The NBA offseason is a time for many things: self-reflection, recalibration, home run swings, insane overhauls, measured tweaks, trade demands, repeated rumors, existential dread, unchecked optimism, and so on.
Overall, however, the association’s summer break is a chance to improve. It doesn’t matter if your team has just won the title, lost more than 60 games or done something in between. Improvement is the whole point of the offseason.
Many teams opt out of this in favor of wholesale resets. Others focus on marginal scams. A handful of organizations fail completely, sometimes spectacularly.
However, certain teams are taking significant steps forward. This exercise aims to identify which teams have made the most progress, positioning themselves to surpass last year’s performance, perhaps by leaps and bounds.
This isn’t about predicting which teams will increase their win total the most. It’s about spotlighting the franchises that have done the best job of improving their rosters compared to last season in terms of both their needs and the tools at their disposal.
The Cleveland Cavaliers entered the summer with two primary goals: upgrade their shooting on the wings without torpedoing the defense, and deepen the frontline rotation behind Evan Mobley and Jarrett Allen.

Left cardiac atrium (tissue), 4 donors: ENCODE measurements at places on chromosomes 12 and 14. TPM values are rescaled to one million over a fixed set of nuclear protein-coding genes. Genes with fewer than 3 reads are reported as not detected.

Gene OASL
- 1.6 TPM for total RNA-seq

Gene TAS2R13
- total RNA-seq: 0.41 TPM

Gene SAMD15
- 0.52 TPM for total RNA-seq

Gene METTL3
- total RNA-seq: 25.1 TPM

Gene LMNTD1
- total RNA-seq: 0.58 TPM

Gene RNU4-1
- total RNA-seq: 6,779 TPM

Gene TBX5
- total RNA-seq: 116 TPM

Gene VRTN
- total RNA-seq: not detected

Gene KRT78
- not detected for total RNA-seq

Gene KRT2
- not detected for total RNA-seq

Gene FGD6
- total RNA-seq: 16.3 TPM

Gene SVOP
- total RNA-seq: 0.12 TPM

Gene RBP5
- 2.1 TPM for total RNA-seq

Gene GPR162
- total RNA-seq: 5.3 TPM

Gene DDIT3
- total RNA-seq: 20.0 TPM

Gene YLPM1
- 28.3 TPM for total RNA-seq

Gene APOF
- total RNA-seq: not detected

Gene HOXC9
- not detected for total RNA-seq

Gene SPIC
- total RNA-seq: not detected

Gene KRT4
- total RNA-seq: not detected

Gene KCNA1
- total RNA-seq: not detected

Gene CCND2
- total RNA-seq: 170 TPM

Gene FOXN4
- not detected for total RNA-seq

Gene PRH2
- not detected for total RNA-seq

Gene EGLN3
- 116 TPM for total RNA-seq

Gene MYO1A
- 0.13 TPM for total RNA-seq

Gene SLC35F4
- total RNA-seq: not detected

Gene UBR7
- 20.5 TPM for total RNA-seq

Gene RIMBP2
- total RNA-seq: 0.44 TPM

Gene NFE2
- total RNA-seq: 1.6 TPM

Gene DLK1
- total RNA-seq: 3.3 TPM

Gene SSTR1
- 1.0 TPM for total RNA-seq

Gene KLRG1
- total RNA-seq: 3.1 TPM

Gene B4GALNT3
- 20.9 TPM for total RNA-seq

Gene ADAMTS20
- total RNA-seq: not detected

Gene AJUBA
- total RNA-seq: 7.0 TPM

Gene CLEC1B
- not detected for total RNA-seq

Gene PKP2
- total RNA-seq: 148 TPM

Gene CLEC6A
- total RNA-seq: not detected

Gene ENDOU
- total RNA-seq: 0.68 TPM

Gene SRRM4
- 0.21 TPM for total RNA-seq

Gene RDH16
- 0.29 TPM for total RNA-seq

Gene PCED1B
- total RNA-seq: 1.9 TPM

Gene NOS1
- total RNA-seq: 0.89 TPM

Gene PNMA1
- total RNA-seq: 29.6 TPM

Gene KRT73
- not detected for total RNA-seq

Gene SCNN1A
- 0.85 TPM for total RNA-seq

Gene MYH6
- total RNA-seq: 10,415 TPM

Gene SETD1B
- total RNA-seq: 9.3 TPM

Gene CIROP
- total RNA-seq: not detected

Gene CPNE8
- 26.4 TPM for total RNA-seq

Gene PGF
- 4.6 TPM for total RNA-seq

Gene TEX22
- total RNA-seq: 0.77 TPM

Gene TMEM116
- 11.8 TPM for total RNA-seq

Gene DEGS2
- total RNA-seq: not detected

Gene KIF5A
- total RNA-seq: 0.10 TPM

Some have mocked the addition of Max Strus (four years, $62.3 million) and Georges Niang (three years, $25 million). They shouldn’t. Both price points are fine. Strus makes a hair above the non-taxpayer mid-level exemption, while Niang barely costs more than the mini-MLE. Their exterior volume is worth the entrance fee.
Niang hit just over 40 percent of his threes on more than nine attempts per game. 36 minutes. Strus hit 35 percent of his triples at nearly identical volume and promises the added benefit of draining ultra-difficult attempts in motion or off the (quick) bounce.
Ideally, Cleveland would have nabbed a shooter like Strus with Isaac Okoro’s defense. It never happened. Strus competes enough in that end to hold its own in the playoffs.
The secondary big rotation is a bigger concern. Niang isn’t gigantic, and the Cavs didn’t add other big difference-makers. Emoni Bates is a lovely flyer. Ditto for Damian Jones. None of them will have major roles. Summer League Finals MVP Isaiah Mobley’s development could be big here, but he’ll need to improve his defense and off-ball offense.